Growth Or Value Investment

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Growth Or Value Investment
Deepika Asthana - 03 November 2019

Have you ever been asked the question whether you are a growth investor or a value investor? Or have you ever wondered which approach to investing is better, growth or value? If you are an equity investor, then chances are that at some point in time or the other you must have heard of the terms growth and value. Growth and value investing are the two primary approaches to investing in equity or equity mutual funds. Growth investors, as the name suggests, seek to invest in stocks that offer a strong future earnings potential while value investors seek to invest in stocks that are available at a discount to their expected fundamental value. However, instead of a growth versus value debate, investors should choose to invest in both kinds of stocks as the two styles complement each other and can help diversify your portfolio when used together.

Growth stocks represent companies that have in the recent past delivered better-than-average earnings growth and are expected to continue delivering high levels of profit growth in the future.

Key Characteristics of Growth Stocks

- Higher priced than broader market. Since these companies have demonstrated an ability to deliver higher growth rates, investors are generally willing to pay high price-to-earnings multiples for them. The expectation is that the company will continue to grow and that the investor will be able to sell the stock at even higher levels.

- Highearnings growth records. While the earnings of some companies may be depressed during periods of slower economic improvement, growth companies may potentially continue to achieve high earnings growth regardless of economic conditions

- More volatile than broader market. The risk in buying a growth stock is that you have already paid a high price for it and any negative surprises or earnings disappointments can have a sharp impact on the stock price.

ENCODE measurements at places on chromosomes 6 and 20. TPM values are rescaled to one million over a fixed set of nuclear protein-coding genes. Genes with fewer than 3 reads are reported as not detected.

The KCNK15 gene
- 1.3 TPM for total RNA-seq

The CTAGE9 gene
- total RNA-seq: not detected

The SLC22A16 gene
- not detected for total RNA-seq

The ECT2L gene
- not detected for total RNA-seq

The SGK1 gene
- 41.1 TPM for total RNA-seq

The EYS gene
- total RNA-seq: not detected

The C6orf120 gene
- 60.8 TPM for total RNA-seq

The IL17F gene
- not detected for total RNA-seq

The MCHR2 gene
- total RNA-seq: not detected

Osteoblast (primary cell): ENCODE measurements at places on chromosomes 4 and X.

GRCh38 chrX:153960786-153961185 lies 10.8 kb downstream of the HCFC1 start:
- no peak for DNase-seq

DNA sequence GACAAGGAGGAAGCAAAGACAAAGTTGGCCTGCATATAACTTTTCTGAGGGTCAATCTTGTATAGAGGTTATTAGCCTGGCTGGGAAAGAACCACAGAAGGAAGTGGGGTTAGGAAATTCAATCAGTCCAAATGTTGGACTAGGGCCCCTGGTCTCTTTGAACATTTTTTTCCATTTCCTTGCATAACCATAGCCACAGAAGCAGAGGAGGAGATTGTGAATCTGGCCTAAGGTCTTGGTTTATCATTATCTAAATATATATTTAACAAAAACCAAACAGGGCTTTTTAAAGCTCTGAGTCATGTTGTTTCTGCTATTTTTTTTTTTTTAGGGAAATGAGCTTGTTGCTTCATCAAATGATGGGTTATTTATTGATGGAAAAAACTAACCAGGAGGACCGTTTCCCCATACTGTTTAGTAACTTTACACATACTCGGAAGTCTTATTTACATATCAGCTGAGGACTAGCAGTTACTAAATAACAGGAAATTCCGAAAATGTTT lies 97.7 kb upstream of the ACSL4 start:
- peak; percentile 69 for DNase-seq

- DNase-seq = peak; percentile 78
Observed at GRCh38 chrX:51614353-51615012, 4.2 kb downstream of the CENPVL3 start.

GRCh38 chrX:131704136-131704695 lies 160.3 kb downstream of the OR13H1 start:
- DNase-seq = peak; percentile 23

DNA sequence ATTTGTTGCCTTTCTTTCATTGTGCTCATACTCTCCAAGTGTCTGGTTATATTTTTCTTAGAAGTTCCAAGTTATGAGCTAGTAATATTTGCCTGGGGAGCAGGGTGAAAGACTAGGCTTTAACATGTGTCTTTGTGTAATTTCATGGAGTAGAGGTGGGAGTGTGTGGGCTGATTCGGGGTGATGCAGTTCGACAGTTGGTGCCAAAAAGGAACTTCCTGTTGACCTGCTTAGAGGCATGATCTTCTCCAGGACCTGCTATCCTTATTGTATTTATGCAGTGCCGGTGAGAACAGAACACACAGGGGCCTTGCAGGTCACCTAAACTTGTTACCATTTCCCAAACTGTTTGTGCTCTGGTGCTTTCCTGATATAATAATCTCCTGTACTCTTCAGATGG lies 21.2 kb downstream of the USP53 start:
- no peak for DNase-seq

Value stocks are basically companies that are trading at a discount to their intrinsic value. The idea is to buy these companies at a discounted level and then wait for the stock to eventually trade at its true fundamental value.

Key Characteristics of Value Stocks

- Lower priced than broader market. Value investing is based on the premise that market participants don’t always recognise the long-term potential of a company and hence do not pay a premium for them. However, over a period of time, value stocks trade at higher levels as investors will eventually recognise their true fundamental value.

- Priced below similar companies in industry. Many value investors believe that a majority of value stocks are created due to investors' overreacting to recent company problems, such as disappointing earnings, negative publicity or legal problems, all of which may raise doubts about the company's long-term prospects.

- Carry somewhat less risk than a broader market. Since these stocks are already trading below their fundamental value, they witness lesser price volatility than growth stocks.

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